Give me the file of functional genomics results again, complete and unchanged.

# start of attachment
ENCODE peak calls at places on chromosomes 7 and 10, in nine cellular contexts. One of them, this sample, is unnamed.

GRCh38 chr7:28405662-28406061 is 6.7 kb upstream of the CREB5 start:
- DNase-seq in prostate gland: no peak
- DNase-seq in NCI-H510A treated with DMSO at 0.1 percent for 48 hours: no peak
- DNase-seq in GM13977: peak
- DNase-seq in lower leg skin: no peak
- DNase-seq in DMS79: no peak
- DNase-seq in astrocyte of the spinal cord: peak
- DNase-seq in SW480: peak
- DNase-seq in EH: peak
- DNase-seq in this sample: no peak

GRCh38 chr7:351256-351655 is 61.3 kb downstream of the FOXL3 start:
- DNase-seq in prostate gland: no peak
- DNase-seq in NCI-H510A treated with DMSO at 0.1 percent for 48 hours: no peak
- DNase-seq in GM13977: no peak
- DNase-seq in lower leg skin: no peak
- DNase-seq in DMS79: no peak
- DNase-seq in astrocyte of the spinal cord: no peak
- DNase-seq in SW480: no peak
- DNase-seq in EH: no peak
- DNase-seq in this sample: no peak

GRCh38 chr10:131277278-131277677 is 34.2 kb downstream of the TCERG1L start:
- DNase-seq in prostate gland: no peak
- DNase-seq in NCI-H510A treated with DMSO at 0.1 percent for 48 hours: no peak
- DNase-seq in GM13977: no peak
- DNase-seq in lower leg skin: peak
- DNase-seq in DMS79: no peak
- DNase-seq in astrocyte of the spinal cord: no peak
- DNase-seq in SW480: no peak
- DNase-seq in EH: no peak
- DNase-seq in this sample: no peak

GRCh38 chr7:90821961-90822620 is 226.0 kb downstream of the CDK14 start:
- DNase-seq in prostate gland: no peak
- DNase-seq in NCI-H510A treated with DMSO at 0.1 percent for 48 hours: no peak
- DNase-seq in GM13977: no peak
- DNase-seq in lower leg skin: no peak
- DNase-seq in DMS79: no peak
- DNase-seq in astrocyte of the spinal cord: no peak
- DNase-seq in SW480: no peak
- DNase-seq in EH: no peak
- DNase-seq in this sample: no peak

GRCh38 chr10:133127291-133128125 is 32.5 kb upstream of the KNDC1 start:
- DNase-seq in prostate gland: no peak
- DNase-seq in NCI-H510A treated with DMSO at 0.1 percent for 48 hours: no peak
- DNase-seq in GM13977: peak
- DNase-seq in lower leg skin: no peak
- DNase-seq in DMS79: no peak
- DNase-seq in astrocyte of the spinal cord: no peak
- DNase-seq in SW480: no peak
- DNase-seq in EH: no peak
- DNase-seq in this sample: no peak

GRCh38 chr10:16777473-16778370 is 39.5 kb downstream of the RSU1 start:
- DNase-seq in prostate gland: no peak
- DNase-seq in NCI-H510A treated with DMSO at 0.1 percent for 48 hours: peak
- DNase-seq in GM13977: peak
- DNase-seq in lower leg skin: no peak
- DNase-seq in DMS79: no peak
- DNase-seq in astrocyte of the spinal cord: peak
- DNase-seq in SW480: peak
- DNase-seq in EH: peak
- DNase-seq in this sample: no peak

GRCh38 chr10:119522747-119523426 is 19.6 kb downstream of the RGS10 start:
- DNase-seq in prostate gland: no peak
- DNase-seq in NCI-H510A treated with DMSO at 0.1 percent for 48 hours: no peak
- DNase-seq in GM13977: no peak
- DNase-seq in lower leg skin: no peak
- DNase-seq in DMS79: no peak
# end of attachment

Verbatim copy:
ENCODE peak calls at places on chromosomes 7 and 10, in nine cellular contexts. One of them, this sample, is unnamed.

GRCh38 chr7:28405662-28406061 is 6.7 kb upstream of the CREB5 start:
- DNase-seq in prostate gland: no peak
- DNase-seq in NCI-H510A treated with DMSO at 0.1 percent for 48 hours: no peak
- DNase-seq in GM13977: peak
- DNase-seq in lower leg skin: no peak
- DNase-seq in DMS79: no peak
- DNase-seq in astrocyte of the spinal cord: peak
- DNase-seq in SW480: peak
- DNase-seq in EH: peak
- DNase-seq in this sample: no peak

GRCh38 chr7:351256-351655 is 61.3 kb downstream of the FOXL3 start:
- DNase-seq in prostate gland: no peak
- DNase-seq in NCI-H510A treated with DMSO at 0.1 percent for 48 hours: no peak
- DNase-seq in GM13977: no peak
- DNase-seq in lower leg skin: no peak
- DNase-seq in DMS79: no peak
- DNase-seq in astrocyte of the spinal cord: no peak
- DNase-seq in SW480: no peak
- DNase-seq in EH: no peak
- DNase-seq in this sample: no peak

GRCh38 chr10:131277278-131277677 is 34.2 kb downstream of the TCERG1L start:
- DNase-seq in prostate gland: no peak
- DNase-seq in NCI-H510A treated with DMSO at 0.1 percent for 48 hours: no peak
- DNase-seq in GM13977: no peak
- DNase-seq in lower leg skin: peak
- DNase-seq in DMS79: no peak
- DNase-seq in astrocyte of the spinal cord: no peak
- DNase-seq in SW480: no peak
- DNase-seq in EH: no peak
- DNase-seq in this sample: no peak

GRCh38 chr7:90821961-90822620 is 226.0 kb downstream of the CDK14 start:
- DNase-seq in prostate gland: no peak
- DNase-seq in NCI-H510A treated with DMSO at 0.1 percent for 48 hours: no peak
- DNase-seq in GM13977: no peak
- DNase-seq in lower leg skin: no peak
- DNase-seq in DMS79: no peak
- DNase-seq in astrocyte of the spinal cord: no peak
- DNase-seq in SW480: no peak
- DNase-seq in EH: no peak
- DNase-seq in this sample: no peak

GRCh38 chr10:133127291-133128125 is 32.5 kb upstream of the KNDC1 start:
- DNase-seq in prostate gland: no peak
- DNase-seq in NCI-H510A treated with DMSO at 0.1 percent for 48 hours: no peak
- DNase-seq in GM13977: peak
- DNase-seq in lower leg skin: no peak
- DNase-seq in DMS79: no peak
- DNase-seq in astrocyte of the spinal cord: no peak
- DNase-seq in SW480: no peak
- DNase-seq in EH: no peak
- DNase-seq in this sample: no peak

GRCh38 chr10:16777473-16778370 is 39.5 kb downstream of the RSU1 start:
- DNase-seq in prostate gland: no peak
- DNase-seq in NCI-H510A treated with DMSO at 0.1 percent for 48 hours: peak
- DNase-seq in GM13977: peak
- DNase-seq in lower leg skin: no peak
- DNase-seq in DMS79: no peak
- DNase-seq in astrocyte of the spinal cord: peak
- DNase-seq in SW480: peak
- DNase-seq in EH: peak
- DNase-seq in this sample: no peak

GRCh38 chr10:119522747-119523426 is 19.6 kb downstream of the RGS10 start:
- DNase-seq in prostate gland: no peak
- DNase-seq in NCI-H510A treated with DMSO at 0.1 percent for 48 hours: no peak
- DNase-seq in GM13977: no peak
- DNase-seq in lower leg skin: no peak
- DNase-seq in DMS79: no peak